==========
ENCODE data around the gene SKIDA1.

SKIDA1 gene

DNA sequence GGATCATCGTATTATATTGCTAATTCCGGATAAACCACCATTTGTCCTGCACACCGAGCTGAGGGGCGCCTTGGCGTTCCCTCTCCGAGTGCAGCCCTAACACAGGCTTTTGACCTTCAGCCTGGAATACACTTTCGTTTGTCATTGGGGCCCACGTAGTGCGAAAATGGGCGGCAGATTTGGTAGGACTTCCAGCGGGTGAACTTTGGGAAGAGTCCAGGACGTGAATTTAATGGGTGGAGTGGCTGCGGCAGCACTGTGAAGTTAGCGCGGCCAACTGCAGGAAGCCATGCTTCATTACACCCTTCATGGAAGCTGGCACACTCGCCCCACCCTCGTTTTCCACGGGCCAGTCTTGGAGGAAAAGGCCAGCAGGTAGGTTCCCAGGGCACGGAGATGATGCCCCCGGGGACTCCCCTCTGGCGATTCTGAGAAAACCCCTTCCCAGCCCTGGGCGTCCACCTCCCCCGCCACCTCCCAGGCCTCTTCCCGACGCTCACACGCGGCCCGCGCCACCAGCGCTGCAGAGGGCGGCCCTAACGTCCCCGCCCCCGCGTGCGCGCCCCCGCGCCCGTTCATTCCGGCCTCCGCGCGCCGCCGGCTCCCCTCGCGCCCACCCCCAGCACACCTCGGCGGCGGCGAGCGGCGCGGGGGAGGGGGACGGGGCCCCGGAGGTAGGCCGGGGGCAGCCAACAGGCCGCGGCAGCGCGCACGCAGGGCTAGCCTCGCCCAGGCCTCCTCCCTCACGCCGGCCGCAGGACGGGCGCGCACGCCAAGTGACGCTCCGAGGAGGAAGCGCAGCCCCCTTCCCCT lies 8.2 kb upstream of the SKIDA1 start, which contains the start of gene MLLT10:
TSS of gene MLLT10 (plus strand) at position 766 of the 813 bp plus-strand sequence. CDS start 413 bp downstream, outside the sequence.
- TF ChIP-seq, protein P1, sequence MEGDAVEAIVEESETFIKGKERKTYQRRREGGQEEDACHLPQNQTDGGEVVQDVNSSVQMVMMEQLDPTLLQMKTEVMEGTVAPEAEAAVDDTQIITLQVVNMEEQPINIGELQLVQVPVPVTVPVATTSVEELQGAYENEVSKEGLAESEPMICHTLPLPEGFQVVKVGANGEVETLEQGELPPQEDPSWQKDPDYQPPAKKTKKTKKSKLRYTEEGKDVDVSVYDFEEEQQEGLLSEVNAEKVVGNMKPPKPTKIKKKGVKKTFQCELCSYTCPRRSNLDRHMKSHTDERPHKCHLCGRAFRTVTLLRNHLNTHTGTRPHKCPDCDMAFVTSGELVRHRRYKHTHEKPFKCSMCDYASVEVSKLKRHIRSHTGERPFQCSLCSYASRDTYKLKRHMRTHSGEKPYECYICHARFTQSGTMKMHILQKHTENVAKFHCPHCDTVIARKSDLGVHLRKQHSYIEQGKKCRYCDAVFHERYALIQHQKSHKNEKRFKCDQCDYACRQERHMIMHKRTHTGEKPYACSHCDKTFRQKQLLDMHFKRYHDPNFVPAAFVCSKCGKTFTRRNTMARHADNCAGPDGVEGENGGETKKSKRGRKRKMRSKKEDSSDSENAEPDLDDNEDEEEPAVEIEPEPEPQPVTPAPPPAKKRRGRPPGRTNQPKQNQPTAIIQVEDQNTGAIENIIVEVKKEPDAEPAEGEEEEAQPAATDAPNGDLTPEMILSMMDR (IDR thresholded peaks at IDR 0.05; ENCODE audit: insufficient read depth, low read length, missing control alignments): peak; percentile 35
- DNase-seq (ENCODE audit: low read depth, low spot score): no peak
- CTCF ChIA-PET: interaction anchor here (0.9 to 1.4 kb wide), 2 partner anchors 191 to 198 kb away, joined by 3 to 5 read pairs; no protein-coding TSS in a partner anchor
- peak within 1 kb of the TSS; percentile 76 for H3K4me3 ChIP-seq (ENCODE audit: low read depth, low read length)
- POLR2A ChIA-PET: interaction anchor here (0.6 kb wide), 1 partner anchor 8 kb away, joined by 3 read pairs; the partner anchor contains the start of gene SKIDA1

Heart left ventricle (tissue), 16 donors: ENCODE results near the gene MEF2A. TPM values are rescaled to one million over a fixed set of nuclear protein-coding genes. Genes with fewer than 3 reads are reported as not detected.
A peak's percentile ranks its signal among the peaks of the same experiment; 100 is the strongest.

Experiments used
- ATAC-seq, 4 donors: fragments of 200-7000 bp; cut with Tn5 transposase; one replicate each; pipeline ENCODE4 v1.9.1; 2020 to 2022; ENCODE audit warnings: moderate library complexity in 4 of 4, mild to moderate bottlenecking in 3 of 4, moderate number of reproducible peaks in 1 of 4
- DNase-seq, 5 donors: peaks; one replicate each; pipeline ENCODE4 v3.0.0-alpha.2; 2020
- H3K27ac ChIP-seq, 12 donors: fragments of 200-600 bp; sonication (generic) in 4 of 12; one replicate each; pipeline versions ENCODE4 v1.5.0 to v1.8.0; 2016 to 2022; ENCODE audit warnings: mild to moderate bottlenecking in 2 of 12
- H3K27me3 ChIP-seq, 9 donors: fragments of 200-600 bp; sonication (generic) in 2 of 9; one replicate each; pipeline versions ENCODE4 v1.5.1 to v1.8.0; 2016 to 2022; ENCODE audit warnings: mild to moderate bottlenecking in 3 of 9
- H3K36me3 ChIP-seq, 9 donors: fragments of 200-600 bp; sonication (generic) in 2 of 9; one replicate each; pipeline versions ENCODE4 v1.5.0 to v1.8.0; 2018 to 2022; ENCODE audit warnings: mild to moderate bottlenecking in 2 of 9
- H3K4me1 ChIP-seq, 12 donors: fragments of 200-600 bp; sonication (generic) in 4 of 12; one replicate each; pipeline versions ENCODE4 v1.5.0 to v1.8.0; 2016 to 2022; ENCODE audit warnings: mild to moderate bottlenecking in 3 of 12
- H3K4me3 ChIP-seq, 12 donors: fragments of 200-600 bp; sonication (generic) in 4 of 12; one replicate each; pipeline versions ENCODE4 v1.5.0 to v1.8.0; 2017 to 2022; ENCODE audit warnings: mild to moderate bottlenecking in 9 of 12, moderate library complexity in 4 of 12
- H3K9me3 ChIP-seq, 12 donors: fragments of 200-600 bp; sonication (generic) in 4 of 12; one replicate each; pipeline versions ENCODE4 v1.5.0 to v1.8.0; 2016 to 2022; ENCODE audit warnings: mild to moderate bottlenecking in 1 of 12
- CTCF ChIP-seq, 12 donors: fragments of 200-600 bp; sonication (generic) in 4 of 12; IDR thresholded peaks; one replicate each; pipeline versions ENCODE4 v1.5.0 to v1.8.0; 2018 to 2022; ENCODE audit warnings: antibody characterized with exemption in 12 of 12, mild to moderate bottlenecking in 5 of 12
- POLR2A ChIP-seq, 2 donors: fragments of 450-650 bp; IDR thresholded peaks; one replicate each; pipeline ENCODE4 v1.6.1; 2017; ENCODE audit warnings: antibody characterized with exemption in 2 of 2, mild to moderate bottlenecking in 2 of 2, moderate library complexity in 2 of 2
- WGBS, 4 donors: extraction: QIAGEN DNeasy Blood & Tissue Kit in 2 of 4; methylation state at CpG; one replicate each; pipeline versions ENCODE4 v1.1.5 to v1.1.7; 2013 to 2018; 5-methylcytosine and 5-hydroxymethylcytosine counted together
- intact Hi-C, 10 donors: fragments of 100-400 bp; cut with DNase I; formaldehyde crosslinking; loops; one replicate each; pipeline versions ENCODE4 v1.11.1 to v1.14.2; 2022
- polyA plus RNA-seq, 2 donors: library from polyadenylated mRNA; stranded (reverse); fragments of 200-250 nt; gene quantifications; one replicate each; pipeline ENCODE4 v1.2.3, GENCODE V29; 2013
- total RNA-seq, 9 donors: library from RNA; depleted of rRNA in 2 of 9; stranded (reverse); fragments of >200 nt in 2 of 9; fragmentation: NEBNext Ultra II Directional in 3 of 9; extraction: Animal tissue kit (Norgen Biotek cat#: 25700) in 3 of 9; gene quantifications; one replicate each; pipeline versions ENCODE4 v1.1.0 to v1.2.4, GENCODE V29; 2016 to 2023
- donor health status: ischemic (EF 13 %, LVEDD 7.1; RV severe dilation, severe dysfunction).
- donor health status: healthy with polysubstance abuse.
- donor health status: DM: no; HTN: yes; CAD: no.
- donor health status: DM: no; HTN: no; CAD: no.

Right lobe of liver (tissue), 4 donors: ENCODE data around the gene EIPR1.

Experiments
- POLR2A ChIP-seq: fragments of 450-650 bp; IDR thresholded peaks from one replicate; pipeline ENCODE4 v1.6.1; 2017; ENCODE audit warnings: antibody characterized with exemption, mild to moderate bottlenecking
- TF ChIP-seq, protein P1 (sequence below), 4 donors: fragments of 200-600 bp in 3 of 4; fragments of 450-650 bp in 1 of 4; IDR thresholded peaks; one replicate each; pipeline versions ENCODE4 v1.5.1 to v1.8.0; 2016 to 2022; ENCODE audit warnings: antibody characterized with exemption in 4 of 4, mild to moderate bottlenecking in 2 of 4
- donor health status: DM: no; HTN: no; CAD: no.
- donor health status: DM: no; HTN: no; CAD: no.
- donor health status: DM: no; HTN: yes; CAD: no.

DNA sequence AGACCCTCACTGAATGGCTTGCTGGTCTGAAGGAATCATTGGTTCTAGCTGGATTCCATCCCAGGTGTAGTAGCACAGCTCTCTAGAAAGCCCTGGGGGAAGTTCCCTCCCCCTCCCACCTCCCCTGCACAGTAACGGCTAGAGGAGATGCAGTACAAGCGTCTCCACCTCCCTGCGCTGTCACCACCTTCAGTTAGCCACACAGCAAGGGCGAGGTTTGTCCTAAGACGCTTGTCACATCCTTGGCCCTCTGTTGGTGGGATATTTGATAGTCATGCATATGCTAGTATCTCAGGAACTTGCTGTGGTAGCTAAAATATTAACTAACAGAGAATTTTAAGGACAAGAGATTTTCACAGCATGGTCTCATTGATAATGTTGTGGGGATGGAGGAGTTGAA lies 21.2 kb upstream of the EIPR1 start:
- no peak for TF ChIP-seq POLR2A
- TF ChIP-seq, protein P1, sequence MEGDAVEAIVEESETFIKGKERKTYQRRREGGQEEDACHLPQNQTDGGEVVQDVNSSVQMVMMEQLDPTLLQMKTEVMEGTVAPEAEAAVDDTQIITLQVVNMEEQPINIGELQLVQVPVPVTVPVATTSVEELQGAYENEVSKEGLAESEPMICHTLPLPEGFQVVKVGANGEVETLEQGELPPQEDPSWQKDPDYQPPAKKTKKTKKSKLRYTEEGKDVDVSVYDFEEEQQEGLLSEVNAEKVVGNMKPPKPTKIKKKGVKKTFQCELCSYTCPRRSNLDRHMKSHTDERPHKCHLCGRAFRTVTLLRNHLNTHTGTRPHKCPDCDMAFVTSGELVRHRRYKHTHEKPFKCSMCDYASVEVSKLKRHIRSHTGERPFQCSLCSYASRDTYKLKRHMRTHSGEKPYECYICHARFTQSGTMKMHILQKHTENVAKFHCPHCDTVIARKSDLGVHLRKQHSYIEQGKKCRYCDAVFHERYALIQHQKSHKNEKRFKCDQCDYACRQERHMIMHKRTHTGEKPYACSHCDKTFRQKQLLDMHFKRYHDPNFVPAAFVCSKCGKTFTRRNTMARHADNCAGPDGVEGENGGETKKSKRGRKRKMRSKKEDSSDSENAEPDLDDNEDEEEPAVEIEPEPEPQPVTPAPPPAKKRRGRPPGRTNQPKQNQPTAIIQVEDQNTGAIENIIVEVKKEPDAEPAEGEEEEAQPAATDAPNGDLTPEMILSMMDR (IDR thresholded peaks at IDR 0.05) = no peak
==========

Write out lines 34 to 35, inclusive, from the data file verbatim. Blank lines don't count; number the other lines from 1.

- TF ChIP-seq, protein P1 (sequence below), 4 donors: fragments of 200-600 bp in 3 of 4; fragments of 450-650 bp in 1 of 4; IDR thresholded peaks; one replicate each; pipeline versions ENCODE4 v1.5.1 to v1.8.0; 2016 to 2022; ENCODE audit warnings: antibody characterized with exemption in 4 of 4, mild to moderate bottlenecking in 2 of 4
- donor health status: DM: no; HTN: no; CAD: no.